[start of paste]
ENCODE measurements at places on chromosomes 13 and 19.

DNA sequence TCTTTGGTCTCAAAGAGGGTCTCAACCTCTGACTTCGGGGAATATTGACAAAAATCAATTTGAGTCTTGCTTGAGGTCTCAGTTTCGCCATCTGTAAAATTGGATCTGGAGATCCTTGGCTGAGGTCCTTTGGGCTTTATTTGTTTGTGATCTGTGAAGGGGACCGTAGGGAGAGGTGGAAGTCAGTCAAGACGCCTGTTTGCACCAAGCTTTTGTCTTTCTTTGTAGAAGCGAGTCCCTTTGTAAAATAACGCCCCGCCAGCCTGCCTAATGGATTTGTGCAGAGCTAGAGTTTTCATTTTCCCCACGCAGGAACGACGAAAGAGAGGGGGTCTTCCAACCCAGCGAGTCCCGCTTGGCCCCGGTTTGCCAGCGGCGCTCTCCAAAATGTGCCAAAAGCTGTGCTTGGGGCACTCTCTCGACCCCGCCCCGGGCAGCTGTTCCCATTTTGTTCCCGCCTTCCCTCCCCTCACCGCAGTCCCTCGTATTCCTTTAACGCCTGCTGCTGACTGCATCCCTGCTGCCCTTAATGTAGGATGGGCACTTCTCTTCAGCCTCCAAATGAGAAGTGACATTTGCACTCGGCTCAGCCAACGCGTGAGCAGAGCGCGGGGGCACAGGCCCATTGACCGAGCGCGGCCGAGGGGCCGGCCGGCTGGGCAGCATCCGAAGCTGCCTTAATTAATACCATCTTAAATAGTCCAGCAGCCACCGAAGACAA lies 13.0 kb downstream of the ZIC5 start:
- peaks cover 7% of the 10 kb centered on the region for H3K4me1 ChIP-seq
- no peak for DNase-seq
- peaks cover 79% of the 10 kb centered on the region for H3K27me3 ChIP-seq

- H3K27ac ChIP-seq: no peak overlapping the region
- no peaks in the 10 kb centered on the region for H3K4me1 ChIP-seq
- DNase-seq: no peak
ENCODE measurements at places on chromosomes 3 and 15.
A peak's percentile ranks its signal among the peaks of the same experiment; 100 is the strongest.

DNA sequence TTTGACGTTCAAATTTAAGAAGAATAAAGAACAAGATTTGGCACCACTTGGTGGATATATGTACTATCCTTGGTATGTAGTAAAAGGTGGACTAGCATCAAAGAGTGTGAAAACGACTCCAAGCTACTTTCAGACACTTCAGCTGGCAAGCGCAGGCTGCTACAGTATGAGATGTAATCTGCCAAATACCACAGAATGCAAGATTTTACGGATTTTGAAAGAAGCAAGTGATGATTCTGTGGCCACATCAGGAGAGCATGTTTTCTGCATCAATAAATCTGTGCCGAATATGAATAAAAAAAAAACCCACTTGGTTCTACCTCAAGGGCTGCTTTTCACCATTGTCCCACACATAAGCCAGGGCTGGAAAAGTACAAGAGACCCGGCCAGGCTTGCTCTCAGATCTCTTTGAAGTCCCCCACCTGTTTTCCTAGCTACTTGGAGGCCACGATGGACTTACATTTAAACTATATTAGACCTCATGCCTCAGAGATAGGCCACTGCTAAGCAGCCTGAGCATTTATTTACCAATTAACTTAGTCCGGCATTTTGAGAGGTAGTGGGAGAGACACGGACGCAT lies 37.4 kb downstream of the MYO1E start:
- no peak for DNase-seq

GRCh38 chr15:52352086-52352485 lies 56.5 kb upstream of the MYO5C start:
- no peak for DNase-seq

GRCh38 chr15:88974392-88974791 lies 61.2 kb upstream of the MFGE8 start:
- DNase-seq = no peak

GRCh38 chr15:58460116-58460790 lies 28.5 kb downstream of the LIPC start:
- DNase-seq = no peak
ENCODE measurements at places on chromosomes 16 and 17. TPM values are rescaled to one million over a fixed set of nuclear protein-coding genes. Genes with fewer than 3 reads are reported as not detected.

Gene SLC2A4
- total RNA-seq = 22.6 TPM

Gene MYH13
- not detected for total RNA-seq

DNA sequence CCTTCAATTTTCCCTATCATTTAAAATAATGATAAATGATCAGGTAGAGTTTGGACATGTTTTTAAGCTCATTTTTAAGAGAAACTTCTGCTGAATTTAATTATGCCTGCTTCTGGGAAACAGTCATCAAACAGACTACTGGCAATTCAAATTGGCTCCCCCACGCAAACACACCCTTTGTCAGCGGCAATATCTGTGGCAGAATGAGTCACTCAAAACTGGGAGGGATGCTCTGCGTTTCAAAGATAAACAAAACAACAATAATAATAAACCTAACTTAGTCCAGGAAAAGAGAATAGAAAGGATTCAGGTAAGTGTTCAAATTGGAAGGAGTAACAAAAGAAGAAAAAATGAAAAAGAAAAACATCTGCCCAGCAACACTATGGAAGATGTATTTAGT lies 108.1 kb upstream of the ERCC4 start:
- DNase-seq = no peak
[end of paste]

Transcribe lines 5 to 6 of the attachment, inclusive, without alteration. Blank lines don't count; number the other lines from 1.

- peaks cover 79% of the 10 kb centered on the region for H3K27me3 ChIP-seq

- H3K27ac ChIP-seq: no peak overlapping the region